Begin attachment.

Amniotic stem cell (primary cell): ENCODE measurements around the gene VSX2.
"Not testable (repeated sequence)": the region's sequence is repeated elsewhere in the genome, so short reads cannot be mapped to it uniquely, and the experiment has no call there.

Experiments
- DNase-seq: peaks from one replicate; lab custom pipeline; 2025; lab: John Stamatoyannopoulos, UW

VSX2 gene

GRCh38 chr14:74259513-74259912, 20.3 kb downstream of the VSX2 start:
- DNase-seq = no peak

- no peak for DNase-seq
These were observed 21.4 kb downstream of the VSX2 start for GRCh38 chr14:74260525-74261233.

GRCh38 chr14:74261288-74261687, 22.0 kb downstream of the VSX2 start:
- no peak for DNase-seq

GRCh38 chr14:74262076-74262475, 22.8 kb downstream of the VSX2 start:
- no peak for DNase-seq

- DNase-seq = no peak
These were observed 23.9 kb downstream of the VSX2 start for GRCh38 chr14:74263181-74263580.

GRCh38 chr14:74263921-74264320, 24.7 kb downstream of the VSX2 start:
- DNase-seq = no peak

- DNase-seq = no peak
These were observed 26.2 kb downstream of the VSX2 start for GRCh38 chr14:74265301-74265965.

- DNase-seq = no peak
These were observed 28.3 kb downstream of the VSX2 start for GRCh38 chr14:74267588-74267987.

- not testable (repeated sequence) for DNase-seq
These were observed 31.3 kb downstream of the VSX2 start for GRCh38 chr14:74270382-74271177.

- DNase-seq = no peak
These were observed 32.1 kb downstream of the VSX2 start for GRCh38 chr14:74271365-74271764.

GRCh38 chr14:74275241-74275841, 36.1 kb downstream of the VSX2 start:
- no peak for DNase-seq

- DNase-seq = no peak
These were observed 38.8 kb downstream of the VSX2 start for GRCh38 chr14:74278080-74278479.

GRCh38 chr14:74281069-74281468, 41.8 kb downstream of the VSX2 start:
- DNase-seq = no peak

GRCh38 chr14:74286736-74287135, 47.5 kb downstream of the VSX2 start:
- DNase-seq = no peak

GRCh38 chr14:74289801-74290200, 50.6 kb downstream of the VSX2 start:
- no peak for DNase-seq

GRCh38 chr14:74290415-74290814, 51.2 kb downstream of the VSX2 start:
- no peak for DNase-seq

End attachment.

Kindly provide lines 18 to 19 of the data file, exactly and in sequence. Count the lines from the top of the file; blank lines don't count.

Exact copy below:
- DNase-seq = no peak
These were observed 26.2 kb downstream of the VSX2 start for GRCh38 chr14:74265301-74265965.